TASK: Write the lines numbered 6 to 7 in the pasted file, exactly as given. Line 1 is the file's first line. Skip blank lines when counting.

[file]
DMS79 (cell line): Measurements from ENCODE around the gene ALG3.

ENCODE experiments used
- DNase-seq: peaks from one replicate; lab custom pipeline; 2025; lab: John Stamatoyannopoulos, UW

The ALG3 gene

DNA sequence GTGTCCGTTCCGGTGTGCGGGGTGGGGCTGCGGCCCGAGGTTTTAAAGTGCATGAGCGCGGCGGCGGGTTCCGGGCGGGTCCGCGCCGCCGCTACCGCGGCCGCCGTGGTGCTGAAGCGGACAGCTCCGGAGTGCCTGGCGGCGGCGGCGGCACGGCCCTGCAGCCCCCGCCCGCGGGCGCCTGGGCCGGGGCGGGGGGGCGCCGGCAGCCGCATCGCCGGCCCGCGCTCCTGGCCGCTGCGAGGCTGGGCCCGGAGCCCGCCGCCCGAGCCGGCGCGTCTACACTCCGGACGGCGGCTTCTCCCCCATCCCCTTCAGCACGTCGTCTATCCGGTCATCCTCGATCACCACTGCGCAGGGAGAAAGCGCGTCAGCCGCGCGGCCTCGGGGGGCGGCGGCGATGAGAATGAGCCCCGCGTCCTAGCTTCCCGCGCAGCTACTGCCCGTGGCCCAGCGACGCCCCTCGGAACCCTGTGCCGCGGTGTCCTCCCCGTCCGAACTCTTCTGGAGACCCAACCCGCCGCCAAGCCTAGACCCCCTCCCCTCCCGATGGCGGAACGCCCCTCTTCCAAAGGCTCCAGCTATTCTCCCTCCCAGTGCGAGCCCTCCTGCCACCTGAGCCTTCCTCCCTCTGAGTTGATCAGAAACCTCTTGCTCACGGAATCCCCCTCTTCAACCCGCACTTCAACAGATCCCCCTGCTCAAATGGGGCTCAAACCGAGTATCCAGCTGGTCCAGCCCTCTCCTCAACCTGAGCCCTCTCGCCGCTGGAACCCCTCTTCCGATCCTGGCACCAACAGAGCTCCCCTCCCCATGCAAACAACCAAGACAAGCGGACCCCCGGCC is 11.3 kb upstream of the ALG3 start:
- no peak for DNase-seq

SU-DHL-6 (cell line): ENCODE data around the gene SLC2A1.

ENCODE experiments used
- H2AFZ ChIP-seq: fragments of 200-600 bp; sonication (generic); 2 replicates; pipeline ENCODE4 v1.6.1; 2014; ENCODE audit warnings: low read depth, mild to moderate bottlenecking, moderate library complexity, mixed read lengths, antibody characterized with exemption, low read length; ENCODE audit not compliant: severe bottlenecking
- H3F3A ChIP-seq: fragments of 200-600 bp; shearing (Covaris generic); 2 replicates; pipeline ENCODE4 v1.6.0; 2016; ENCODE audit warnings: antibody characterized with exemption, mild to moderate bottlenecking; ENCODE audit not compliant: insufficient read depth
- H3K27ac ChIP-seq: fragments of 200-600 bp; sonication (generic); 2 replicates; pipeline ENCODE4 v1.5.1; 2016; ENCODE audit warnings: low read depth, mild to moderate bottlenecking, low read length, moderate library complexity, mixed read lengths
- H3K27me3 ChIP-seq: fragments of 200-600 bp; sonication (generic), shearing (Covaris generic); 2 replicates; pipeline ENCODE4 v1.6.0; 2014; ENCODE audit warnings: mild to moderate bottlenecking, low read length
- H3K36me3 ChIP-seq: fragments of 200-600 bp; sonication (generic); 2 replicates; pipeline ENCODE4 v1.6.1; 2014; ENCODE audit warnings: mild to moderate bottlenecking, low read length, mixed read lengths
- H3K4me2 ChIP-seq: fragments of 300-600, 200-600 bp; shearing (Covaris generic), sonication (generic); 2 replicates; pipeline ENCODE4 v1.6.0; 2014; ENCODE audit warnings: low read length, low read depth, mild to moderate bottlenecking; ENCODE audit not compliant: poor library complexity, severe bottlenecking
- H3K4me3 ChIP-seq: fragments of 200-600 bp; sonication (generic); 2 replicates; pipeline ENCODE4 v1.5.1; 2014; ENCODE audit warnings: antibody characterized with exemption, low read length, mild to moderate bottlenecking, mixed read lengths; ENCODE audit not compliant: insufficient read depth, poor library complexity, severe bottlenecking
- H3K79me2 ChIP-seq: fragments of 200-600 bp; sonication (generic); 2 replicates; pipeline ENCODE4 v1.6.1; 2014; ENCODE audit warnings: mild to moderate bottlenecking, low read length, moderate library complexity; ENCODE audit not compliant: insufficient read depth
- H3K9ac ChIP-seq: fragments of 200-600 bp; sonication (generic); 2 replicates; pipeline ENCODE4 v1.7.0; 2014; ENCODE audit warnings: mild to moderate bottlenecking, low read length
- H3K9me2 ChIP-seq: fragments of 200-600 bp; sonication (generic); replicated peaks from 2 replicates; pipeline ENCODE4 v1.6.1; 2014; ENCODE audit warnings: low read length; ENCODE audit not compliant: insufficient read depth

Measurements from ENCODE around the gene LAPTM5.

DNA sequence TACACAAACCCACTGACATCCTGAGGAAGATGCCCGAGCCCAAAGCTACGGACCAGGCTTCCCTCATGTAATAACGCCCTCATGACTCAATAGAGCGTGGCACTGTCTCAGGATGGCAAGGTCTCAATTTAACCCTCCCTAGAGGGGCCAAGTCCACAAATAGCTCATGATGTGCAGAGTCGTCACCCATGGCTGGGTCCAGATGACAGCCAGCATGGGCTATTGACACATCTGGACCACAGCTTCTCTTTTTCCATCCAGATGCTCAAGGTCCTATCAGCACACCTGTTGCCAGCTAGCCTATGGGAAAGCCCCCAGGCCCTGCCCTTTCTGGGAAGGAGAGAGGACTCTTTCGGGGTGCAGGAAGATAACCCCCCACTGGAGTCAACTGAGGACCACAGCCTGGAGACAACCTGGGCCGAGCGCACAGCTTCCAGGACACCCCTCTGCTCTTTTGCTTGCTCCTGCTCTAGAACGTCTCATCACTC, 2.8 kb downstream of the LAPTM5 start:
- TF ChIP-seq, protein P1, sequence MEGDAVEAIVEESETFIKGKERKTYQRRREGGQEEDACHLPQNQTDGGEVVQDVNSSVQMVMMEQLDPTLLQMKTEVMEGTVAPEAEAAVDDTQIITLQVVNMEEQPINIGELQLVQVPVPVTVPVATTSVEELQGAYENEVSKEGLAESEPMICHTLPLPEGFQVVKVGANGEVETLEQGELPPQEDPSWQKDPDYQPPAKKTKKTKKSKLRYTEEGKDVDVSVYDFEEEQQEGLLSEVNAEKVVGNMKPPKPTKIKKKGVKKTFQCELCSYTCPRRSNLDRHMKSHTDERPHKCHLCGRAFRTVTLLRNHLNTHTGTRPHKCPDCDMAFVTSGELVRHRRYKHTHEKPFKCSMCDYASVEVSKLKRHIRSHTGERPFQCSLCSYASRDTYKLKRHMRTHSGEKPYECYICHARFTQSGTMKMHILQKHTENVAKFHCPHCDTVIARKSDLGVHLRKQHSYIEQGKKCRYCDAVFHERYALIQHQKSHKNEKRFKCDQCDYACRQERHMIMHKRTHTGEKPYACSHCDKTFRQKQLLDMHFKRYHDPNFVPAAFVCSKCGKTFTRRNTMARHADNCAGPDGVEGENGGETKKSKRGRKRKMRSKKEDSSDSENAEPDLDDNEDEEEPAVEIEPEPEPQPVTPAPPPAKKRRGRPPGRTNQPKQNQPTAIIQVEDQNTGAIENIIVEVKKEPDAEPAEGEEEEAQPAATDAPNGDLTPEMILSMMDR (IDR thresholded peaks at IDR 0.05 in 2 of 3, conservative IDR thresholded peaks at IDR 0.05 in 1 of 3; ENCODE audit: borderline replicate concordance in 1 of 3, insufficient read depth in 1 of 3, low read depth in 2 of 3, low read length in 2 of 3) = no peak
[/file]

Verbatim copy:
- no peak for DNase-seq

SU-DHL-6 (cell line): ENCODE data around the gene SLC2A1.